Other user controls 58 can likewise be mounted on remote control device 59. Remote control device 59 can be a dedicated remote control device and can also take many other forms, for example, any cellular telephone, a personal digital assistant, or a personal computer.
 In the embodiment shown in FIG. 2, user controls 58 include a “wide” zoom lens button 62 and a “tele” zoom lens button 64, that together control both a 2:1 optical zoom and a 2:1 digital zoom feature. The optical zoom is provided by taking lens unit 22, and adjusts the magnification in order to change the field of view of the focal plane image captured by image sensor 24. The digital zoom is provided by digital signal processor 40, which crops and resamples the captured image stored in frame memory 38 when the digital zoom is active.
 As is shown in FIG. 2, imaging system 20 further comprises a metadata source 70 that is adapted to obtain metadata from a metadata token 80 which can, for example, take the form of a card shown in FIG. 4. The metadata token 80 of FIG. 4 contains metadata that is recorded in the form of written text 82 and a written bar code 84. Metadata source 70 can comprise a scanner or other optical imaging system having an optical sensor that can optically derive metadata from written text 82 and/or the optically written bar code 84. In other embodiments, metadata can be encoded on metadata token 80 by writing such metadata on a magnetic strip 86, by encoding metadata in patterns of raised and lowered areas (not shown) on metadata token 80, or by otherwise encoding metadata on metadata token 80. In such embodiments, metadata source 70 is co-designed with sensors that are adapted to detect such encoded metadata.
 Alternatively, metadata can be stored in metadata token 80 in an electronic form using for example a memory 88. Metadata can be received from and/or stored in memory 88 by associating a radio frequency transponder 90 and antenna 92 with memory 88. Where metadata token 80 has memory 88/radio frequency transponder 90/antenna 92 arrangement, metadata source 70 can comprise an transceiver (not shown) for transmitting a first electromagnetic field that is received by the radio frequency transponder 90 and which causes radio frequency transponder 90 to generate a second magnetic field containing metadata. The transceiver detects second electromagnetic field and extracts metadata from the second electromagnetic field. Metadata token 80 can alternatively have a memory with contacts 94 that permit direct electrical engagement between contacts 94 and metadata source 70 to permit data to be exchanged between metadata source 70 and memory 88. It will be appreciated that metadata token 80 has been shown as having multiple types of metadata associated therewith, it is only needed for metadata token 80 to have one type of metadata that can be sensed.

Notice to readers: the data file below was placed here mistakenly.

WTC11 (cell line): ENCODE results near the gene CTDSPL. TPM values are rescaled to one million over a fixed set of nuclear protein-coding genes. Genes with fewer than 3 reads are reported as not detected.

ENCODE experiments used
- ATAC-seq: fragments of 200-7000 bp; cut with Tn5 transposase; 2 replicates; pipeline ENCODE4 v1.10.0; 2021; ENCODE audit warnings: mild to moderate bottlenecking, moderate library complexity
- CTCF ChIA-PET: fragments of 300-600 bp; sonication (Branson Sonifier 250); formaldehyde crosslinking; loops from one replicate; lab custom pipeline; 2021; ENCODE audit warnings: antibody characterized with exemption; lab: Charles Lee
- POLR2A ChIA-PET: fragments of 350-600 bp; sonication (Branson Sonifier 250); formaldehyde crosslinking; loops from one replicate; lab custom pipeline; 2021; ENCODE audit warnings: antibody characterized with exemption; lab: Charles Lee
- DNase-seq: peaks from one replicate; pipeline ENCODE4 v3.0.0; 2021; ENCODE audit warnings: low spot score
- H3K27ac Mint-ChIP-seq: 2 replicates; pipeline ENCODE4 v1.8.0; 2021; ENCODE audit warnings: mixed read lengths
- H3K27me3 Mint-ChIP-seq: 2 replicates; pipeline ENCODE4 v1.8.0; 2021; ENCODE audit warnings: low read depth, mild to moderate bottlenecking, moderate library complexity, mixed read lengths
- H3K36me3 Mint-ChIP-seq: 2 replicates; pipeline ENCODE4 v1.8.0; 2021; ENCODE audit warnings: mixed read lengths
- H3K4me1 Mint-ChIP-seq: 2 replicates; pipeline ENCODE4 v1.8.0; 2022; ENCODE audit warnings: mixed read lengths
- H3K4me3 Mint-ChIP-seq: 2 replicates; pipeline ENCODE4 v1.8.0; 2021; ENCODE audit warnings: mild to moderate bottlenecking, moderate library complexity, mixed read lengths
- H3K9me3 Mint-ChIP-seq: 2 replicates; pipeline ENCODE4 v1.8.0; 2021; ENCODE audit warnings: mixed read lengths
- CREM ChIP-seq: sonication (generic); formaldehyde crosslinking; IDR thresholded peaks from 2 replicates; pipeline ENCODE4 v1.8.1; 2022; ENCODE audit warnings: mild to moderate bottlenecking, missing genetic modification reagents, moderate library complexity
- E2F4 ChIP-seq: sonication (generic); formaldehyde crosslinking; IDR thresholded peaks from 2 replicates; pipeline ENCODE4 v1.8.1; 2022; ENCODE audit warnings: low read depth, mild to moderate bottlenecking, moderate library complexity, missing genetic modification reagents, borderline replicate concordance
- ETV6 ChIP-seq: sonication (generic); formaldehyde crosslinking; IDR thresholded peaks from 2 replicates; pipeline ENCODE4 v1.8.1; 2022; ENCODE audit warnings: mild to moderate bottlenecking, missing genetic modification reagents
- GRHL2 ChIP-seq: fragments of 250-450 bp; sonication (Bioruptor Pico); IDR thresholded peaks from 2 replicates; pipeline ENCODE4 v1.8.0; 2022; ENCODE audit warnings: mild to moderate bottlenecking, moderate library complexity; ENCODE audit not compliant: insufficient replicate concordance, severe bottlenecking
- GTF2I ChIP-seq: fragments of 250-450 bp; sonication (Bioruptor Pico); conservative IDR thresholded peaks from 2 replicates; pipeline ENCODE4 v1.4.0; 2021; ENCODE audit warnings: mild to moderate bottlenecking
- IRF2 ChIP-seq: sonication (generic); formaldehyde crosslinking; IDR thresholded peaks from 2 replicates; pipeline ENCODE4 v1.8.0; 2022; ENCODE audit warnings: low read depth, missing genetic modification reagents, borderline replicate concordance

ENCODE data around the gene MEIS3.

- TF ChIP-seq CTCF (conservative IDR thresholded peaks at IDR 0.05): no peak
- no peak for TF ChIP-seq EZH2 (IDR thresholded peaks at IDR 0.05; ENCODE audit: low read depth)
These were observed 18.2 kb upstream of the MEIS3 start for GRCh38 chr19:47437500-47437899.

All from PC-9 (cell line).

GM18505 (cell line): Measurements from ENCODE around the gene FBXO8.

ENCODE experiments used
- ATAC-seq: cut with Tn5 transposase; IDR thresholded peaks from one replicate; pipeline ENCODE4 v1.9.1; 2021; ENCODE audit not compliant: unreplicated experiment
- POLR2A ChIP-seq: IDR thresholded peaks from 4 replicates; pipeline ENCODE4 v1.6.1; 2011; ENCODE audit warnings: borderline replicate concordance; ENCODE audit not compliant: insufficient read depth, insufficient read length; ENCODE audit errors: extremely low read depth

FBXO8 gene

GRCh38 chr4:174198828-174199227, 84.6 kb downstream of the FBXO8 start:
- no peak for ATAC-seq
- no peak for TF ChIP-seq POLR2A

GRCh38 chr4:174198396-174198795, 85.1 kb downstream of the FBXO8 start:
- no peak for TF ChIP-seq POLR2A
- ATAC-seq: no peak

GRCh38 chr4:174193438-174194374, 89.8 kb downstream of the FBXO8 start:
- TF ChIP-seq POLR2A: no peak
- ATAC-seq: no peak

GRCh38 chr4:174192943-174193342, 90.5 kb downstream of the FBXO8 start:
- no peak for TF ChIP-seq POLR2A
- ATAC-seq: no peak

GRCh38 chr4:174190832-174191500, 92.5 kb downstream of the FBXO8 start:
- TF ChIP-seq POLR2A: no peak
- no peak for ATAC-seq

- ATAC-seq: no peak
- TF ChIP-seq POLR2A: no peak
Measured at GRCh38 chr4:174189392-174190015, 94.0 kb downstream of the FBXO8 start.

In other useful embodiments of the present invention, metadata can be extracted from a scene using image information that is captured by imaging system 20. In this regard, metadata token 80 can be positioned in an image or can be separately imaged, with digital signal processor 40 being adapted to extract image information from the image of metadata token 80. Additionally, it will be appreciated that the present invention can be performed without the use of metadata token 80, for example, any of user controls 58 can also be used to receive metadata by way of a manual metadata input action. Similarly metadata can be written or otherwise encoded in the scene.
 It can also be useful to permit a manual metadata input action that permits user 4 to indicate a desire for stored metadata to be used. For example, in the embodiment of FIG. 2, an override button 63 is provided. When user 4 depresses override button 63, microprocessor 50 determines that a manual metadata input action has occurred and obtains stored data for use as metadata for an image. This stored metadata can comprise but is not limited to metadata from the last image captured by imaging system 20, preprogrammed metadata, time and date metadata, other data or a null data set.
 Metadata source 70 is adapted to generate a separate metadata signal each time user 4 makes a manual metadata input action. Where metadata source 70 senses metadata that is recorded on metadata token 80, any user action that positions metadata token 80 so that metadata source 70 can obtain metadata from metadata token 80 can constitute a manual metadata input action. Similarly any user action that directs metadata source 70 to read metadata from a particular metadata token 80 can also comprise a user input action. Where metadata is extracted from the scene image, the placement of metadata in a scene can constitute a manual metadata input action.